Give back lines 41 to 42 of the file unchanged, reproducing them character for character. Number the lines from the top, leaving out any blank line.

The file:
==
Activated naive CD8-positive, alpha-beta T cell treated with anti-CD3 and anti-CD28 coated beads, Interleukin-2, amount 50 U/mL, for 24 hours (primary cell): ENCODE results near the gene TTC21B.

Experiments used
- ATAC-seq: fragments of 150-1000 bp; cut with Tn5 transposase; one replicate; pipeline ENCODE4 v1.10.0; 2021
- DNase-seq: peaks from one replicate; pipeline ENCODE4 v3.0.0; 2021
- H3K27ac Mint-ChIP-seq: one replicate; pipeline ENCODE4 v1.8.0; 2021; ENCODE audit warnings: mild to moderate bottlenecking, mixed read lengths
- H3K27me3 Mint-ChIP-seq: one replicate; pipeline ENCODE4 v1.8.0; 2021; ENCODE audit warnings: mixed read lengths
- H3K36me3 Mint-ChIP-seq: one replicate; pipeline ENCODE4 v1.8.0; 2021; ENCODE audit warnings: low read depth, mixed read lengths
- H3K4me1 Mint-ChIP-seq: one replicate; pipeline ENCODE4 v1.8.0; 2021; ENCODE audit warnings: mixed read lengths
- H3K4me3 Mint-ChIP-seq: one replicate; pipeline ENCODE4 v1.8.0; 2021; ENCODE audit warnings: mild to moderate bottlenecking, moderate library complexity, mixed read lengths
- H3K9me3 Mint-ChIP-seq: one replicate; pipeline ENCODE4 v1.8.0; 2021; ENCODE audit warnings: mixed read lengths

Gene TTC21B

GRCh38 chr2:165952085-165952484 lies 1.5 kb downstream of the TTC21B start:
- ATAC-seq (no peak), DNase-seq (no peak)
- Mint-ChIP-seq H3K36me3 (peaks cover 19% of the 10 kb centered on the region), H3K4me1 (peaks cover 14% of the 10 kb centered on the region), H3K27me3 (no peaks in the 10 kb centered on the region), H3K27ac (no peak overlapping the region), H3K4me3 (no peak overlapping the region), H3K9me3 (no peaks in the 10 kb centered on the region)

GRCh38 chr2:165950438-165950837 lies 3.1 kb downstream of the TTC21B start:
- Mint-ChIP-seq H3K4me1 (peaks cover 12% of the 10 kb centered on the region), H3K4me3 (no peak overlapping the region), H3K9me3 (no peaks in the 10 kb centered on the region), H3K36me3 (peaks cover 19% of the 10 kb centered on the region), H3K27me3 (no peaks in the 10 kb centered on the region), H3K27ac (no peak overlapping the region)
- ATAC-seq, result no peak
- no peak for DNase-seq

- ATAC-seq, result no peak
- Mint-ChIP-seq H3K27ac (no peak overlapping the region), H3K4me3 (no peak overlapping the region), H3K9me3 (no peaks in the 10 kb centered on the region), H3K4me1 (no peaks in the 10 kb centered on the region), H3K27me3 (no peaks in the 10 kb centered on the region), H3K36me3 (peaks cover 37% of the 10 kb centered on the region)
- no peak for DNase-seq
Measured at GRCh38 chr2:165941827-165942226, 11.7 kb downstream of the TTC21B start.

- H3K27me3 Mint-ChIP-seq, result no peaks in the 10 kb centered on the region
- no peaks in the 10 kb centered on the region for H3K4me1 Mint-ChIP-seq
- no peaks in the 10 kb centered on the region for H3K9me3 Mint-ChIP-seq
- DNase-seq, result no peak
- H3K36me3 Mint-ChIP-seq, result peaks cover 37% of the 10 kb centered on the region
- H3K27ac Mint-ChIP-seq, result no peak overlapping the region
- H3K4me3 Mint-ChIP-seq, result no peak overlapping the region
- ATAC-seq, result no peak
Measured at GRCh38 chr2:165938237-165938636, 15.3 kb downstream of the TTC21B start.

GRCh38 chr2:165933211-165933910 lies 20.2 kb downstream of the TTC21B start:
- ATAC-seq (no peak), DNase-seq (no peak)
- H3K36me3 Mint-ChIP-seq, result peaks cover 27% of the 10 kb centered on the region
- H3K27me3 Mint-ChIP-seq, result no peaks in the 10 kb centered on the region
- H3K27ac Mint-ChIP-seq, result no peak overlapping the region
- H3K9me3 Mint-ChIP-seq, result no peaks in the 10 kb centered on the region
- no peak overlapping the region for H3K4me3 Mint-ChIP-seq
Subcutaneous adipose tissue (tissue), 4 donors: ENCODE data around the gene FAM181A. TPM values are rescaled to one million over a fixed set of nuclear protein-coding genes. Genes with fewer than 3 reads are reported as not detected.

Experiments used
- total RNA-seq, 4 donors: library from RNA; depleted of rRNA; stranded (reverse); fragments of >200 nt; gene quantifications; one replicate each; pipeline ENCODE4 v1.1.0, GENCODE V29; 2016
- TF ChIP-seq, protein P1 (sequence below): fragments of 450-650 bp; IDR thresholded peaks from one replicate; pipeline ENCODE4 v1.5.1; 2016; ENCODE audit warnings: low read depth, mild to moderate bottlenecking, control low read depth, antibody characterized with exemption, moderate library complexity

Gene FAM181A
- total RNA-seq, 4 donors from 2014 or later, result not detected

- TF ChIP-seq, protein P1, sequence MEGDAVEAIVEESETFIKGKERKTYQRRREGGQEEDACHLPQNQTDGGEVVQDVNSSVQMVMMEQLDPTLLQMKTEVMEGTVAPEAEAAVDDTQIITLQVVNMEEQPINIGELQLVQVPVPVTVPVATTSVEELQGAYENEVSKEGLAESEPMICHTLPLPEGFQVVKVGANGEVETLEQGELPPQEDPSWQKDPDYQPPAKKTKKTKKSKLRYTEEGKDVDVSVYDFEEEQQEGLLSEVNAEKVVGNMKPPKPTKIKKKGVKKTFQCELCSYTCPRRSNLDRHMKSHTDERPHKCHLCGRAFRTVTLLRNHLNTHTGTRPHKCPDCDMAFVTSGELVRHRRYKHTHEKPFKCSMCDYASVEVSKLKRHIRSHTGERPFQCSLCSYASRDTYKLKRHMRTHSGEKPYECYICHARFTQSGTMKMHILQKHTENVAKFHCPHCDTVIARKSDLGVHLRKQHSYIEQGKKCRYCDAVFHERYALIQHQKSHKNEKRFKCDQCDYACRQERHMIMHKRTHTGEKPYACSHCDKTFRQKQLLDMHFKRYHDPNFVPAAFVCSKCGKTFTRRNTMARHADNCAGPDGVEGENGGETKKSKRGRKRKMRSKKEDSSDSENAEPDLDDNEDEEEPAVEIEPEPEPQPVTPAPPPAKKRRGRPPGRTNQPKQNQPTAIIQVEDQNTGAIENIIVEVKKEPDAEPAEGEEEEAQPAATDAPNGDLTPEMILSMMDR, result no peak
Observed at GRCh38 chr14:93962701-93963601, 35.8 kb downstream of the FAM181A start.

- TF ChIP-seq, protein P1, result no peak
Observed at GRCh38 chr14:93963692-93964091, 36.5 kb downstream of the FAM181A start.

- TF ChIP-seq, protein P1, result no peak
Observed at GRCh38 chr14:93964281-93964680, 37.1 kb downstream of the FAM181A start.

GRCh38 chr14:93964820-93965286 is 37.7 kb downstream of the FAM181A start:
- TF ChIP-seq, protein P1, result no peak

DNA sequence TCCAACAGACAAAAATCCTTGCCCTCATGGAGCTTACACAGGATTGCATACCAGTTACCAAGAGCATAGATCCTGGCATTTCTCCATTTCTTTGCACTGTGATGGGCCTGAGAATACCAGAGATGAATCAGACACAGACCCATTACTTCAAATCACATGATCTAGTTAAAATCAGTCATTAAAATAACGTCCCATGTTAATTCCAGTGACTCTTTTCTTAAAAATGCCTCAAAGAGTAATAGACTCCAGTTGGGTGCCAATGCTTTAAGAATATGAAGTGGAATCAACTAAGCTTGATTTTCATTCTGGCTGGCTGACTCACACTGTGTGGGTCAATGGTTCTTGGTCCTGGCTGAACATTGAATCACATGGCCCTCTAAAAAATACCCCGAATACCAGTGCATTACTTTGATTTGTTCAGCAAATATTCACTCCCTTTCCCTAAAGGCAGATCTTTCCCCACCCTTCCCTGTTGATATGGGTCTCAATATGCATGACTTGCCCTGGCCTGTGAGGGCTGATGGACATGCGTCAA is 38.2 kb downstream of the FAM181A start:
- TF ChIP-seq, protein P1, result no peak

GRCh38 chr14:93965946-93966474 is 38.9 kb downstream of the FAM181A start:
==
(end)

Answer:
- total RNA-seq, 4 donors: library from RNA; depleted of rRNA; stranded (reverse); fragments of >200 nt; gene quantifications; one replicate each; pipeline ENCODE4 v1.1.0, GENCODE V29; 2016
- TF ChIP-seq, protein P1 (sequence below): fragments of 450-650 bp; IDR thresholded peaks from one replicate; pipeline ENCODE4 v1.5.1; 2016; ENCODE audit warnings: low read depth, mild to moderate bottlenecking, control low read depth, antibody characterized with exemption, moderate library complexity